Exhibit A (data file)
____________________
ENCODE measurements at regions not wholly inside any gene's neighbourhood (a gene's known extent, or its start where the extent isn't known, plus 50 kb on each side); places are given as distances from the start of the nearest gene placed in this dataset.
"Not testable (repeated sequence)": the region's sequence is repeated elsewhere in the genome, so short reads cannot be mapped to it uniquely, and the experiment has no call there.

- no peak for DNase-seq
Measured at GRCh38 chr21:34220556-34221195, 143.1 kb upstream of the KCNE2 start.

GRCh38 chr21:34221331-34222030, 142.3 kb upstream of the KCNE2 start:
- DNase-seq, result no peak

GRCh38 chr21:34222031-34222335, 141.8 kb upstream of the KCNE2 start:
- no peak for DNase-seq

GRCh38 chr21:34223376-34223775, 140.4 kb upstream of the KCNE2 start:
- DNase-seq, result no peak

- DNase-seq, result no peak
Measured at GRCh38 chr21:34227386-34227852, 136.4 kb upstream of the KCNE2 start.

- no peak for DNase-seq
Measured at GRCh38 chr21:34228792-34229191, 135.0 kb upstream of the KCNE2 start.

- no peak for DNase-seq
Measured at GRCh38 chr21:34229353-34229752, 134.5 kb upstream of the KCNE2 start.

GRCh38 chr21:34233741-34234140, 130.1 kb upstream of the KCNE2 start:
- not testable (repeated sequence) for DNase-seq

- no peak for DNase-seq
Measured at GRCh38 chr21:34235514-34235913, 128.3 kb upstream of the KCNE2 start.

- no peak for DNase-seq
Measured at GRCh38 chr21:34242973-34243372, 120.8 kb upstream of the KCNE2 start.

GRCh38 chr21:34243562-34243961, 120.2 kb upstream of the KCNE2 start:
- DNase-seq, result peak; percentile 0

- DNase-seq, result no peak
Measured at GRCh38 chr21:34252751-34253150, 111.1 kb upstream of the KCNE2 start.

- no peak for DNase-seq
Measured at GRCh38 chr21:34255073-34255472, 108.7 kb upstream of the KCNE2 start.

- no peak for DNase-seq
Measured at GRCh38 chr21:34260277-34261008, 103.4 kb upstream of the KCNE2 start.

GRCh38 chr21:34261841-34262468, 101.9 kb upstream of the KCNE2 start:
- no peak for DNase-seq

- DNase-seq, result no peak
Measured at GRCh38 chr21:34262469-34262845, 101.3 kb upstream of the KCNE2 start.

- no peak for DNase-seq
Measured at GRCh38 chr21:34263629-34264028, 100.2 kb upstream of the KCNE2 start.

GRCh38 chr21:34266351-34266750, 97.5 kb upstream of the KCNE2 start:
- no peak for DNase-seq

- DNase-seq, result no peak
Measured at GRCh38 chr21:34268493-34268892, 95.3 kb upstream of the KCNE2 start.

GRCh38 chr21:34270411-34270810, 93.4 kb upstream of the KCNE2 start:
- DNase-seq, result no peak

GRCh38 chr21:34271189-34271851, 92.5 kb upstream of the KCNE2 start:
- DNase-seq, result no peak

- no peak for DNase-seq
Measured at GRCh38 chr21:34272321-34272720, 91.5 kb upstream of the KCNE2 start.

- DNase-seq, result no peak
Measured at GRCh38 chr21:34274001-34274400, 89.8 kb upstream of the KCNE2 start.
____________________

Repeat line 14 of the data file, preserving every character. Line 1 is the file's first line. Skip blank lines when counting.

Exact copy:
Measured at GRCh38 chr21:34228792-34229191, 135.0 kb upstream of the KCNE2 start.